Klotz was a high school and college star in the Philadelphia area and was a 5-foot-7 reserve point guard on the 1948 NBA champion Baltimore Bullets. His obituary said he was the oldest surviving member of an NBA championship team. That was incorrect. Long-time Rochesterian Bobby Wanzer, still very much alive, was a star guard for the 1951 NBA champion Rochester Royals. Wanzer was born June 4, 1921. Klotz was born Oct. 21, 1921.


Klotz played his final game against the Globetrotters at age 68. His number was retired by the Globetrotters. The other five numbers retired by the organization belonged to players for the Globetrotters.




Worst record – Texas 38-57


Worst run differential – Texas minus-108 (second-worst Houston minus-88)


Worst extra-innings record – LA Dodgers and Washington, each 3-8


Worst record in one-run games – Kansas City 10-18


Worst record in interleague play – Philadelphia 1-8


Worst ERA – Colorado 5.07


Highest opposing batting average – Texas .285


Fewest runs scored – San Diego 279 (second-fewest 360 by St. Louis)


Lowest batting average – San Diego .214 (second-fewest .237 by Cubs)


Lowest batting average (player) – .199 by Chris Davis (Baltimore)


Most strikeouts (batter) – 116 by B.J. Upton (Atlanta)


Most caught stealing – 15 by Billy Hamilton 15 (Cincinnati). He’s 38-for-53; Dee Gordon is 43-for-52; and Jose Altuve is 41-for-44)


Most errors – 20 by Pittsburgh third baseman Pedro Alvarez 20 (a shortstop usually leads this negative category)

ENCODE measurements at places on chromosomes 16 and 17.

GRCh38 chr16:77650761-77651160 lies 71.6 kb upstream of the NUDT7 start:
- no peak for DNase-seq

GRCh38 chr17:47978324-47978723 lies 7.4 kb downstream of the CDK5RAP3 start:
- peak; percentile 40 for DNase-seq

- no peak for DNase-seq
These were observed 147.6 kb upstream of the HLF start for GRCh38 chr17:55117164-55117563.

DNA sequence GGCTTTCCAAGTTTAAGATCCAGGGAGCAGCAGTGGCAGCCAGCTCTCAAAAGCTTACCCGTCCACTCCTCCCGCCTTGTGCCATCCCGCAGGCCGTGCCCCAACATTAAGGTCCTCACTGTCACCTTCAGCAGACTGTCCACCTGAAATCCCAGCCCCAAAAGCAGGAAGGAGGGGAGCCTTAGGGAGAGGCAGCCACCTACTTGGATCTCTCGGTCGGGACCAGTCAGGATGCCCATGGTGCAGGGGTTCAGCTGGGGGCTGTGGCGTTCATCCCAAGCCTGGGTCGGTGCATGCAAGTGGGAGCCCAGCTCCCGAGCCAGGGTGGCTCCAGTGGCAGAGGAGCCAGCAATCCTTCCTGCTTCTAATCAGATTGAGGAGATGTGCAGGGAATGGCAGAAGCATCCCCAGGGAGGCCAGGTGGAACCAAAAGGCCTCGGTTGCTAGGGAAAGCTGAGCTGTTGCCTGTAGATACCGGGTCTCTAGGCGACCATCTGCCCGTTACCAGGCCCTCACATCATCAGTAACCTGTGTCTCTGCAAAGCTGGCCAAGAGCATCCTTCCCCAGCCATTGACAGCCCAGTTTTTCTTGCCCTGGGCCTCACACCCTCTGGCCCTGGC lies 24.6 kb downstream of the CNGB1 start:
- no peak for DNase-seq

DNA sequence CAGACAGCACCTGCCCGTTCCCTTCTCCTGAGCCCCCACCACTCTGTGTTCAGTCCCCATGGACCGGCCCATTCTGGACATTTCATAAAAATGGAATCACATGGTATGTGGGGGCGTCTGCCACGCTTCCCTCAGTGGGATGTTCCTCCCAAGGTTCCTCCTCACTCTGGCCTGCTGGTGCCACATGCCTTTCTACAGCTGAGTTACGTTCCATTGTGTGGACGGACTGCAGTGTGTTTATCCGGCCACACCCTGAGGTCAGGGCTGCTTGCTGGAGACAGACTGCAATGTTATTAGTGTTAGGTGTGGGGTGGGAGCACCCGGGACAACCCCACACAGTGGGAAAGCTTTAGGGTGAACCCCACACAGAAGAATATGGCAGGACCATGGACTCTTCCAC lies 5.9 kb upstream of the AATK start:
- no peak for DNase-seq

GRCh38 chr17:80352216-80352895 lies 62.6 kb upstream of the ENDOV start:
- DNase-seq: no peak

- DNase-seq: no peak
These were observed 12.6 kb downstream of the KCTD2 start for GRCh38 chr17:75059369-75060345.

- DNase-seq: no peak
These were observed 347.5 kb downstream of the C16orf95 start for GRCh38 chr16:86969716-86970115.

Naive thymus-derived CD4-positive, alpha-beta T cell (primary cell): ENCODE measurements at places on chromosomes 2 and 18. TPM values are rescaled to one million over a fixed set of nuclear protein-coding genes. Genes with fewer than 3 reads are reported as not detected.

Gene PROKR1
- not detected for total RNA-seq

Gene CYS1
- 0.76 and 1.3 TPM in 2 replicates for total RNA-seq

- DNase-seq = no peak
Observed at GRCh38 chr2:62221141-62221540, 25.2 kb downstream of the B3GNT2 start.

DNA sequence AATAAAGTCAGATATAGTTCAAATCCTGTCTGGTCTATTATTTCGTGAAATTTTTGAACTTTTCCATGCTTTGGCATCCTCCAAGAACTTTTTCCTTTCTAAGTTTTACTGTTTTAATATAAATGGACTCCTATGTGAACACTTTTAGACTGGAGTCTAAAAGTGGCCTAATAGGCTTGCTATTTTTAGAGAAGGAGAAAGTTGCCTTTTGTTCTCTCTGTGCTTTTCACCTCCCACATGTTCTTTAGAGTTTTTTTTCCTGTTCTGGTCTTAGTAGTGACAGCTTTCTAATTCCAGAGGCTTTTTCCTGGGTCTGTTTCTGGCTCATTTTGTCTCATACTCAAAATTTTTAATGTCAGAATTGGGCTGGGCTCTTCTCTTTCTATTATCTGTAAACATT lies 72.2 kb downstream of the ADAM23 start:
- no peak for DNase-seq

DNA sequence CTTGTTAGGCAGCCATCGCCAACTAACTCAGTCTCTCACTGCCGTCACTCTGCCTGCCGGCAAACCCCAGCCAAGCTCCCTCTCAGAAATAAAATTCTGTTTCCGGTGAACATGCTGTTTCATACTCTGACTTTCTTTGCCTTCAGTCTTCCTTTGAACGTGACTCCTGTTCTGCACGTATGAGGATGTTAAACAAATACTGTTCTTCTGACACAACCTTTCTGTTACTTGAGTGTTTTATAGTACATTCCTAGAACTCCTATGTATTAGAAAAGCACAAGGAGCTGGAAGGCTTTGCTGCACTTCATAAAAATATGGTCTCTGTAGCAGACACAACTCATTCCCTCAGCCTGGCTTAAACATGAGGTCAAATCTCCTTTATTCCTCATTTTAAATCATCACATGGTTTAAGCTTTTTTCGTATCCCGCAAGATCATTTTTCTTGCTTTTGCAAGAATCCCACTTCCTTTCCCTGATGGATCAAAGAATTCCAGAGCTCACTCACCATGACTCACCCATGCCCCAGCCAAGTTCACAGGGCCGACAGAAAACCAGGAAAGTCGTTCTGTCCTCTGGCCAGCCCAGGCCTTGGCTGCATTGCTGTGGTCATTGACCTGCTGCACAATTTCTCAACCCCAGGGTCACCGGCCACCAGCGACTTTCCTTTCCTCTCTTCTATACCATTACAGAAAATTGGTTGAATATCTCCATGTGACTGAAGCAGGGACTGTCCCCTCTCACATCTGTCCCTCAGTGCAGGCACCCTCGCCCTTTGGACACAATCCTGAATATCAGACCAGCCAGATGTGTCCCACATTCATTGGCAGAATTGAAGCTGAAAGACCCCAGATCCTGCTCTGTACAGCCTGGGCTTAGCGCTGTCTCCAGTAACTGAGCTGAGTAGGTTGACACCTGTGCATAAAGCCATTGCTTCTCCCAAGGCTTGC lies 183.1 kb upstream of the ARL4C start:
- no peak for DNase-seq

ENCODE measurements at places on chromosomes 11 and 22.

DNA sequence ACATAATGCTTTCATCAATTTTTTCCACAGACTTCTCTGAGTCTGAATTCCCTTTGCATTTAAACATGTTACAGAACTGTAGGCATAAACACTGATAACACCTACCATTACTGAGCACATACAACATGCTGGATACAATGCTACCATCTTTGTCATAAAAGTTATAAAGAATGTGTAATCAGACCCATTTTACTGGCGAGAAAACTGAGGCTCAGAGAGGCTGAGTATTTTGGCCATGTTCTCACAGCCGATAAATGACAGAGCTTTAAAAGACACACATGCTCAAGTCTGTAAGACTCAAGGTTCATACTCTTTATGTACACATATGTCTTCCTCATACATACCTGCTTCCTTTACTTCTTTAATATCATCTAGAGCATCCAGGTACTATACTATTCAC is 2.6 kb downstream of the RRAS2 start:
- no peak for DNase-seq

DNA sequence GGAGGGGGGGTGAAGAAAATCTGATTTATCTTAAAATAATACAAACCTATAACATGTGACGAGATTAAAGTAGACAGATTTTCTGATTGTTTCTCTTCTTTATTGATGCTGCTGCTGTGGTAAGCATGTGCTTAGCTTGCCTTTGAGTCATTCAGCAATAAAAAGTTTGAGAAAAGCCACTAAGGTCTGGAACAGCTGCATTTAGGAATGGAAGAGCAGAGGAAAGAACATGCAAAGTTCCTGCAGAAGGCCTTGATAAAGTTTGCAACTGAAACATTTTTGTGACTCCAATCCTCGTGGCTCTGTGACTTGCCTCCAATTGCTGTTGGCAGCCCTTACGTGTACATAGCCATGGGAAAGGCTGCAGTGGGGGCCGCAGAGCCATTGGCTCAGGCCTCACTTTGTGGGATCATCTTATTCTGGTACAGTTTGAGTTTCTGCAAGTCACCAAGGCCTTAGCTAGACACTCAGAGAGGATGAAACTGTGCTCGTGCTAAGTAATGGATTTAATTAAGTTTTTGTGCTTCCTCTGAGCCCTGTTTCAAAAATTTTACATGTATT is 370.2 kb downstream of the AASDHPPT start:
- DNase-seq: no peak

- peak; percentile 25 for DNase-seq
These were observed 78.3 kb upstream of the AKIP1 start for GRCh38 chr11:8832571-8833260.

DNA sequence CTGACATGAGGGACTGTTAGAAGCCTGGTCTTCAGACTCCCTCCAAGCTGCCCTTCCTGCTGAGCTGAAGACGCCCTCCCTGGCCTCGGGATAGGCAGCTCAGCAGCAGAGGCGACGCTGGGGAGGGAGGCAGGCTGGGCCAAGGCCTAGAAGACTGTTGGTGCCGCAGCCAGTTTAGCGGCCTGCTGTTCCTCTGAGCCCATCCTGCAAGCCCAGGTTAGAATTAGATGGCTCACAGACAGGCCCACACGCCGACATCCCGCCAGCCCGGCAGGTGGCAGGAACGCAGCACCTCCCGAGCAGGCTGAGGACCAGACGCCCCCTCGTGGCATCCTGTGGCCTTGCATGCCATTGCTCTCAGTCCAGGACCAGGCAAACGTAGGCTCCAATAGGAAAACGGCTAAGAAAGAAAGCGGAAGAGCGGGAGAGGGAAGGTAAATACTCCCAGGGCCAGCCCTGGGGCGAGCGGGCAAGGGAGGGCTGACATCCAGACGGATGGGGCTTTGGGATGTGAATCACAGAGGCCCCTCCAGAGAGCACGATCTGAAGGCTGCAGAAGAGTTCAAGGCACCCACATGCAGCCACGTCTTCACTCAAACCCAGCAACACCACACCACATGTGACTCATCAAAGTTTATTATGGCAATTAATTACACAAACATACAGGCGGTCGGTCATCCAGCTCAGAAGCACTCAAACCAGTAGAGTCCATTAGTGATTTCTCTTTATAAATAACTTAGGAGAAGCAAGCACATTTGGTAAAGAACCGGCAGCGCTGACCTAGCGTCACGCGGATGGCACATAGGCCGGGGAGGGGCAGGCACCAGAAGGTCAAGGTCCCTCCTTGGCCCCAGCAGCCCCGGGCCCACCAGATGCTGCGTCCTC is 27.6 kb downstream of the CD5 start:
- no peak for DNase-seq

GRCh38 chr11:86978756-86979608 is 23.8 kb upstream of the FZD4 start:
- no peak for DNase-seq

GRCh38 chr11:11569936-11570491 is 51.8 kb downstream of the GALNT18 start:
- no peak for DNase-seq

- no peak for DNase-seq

Most blown saves –6 by Luke Gregorson (Oakland)


Worst ERA (minimum 100 innings) – 5.90 by Ricky Nolasco (Minnesota)


Highest WHIP (walks + hits per inning) – 1.65 by Justin Masterson (Cleveland).




The pitching for the Minnesota Twins in the past three seasons was terrible: 4.48 ERA in 2011 (29th in MLB); 4.77 in 2012 (28th in MLB); 4.55 ERA (29th in MLB).


The starting rotation was particularly woeful.


The Twins had to shake things up and signed three expensive veteran pitchers in the last two offseasons. Two have not delivered. One is doing well.


Kevin Correia, 33 years old, is in the second season of a two-year, $10 million contract. He was 9-13 with a 4.18 ERA in 2013 and is 5-11 with a 4.61 ERA this season. In the last two seasons, he has allowed 347 hits in 294 2/3 innings.


Ricky Nolasco, 31 years old, is in the first season of a four-year, $49 million contract. He is 5-7 with a 5.90 ERA and has allowed 140 hits in 103 2/3 innings.